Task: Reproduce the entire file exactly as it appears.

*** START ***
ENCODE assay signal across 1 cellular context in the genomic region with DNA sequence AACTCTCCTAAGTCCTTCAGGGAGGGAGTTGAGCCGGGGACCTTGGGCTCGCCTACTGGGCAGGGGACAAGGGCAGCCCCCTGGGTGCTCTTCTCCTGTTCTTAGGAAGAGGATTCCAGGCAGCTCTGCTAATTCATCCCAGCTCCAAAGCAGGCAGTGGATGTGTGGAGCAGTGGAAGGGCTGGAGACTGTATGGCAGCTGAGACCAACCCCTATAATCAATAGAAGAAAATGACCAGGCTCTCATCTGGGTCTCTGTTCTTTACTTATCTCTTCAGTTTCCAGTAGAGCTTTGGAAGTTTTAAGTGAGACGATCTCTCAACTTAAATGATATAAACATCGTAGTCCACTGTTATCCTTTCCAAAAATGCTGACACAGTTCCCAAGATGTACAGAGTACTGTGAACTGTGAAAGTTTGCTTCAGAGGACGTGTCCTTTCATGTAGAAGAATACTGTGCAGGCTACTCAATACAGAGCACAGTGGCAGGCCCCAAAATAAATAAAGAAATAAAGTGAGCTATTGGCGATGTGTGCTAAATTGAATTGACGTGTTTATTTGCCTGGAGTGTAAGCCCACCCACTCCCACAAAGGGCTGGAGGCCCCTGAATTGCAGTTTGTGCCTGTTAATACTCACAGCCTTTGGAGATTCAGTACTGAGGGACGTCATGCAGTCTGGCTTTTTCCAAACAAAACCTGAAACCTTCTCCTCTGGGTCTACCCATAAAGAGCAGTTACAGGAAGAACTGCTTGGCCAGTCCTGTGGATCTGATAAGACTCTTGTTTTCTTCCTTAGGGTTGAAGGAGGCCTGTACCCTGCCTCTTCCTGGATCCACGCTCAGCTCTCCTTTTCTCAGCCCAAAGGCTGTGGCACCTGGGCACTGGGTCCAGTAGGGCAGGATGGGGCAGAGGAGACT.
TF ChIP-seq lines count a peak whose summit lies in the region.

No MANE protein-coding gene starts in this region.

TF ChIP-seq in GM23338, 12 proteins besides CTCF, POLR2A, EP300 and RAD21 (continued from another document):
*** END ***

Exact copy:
ENCODE assay signal across 1 cellular context in the genomic region with DNA sequence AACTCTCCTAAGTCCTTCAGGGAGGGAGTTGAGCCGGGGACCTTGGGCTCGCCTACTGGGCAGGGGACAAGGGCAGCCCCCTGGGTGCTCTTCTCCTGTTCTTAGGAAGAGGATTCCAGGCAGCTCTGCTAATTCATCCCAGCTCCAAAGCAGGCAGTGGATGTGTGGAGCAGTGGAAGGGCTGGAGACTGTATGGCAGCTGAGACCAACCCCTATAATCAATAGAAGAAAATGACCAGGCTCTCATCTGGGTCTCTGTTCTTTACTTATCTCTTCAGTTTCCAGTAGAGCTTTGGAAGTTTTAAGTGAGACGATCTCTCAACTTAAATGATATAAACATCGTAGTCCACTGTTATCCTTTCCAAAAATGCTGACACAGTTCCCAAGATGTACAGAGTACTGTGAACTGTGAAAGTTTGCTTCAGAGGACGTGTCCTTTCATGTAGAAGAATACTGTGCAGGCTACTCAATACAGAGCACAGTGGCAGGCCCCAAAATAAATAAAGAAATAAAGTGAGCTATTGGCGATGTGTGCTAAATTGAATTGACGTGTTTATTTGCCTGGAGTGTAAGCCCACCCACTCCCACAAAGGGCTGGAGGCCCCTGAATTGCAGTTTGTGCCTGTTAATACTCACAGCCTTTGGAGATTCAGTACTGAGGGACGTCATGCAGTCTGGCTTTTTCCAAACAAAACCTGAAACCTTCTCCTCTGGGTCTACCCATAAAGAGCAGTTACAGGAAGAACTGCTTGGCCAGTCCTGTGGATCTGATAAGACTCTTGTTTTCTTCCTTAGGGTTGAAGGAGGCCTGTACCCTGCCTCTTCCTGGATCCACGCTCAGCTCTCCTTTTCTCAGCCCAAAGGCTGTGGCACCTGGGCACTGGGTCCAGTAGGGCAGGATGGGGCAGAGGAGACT.
TF ChIP-seq lines count a peak whose summit lies in the region.

No MANE protein-coding gene starts in this region.

TF ChIP-seq in GM23338, 12 proteins besides CTCF, POLR2A, EP300 and RAD21 (continued from another document):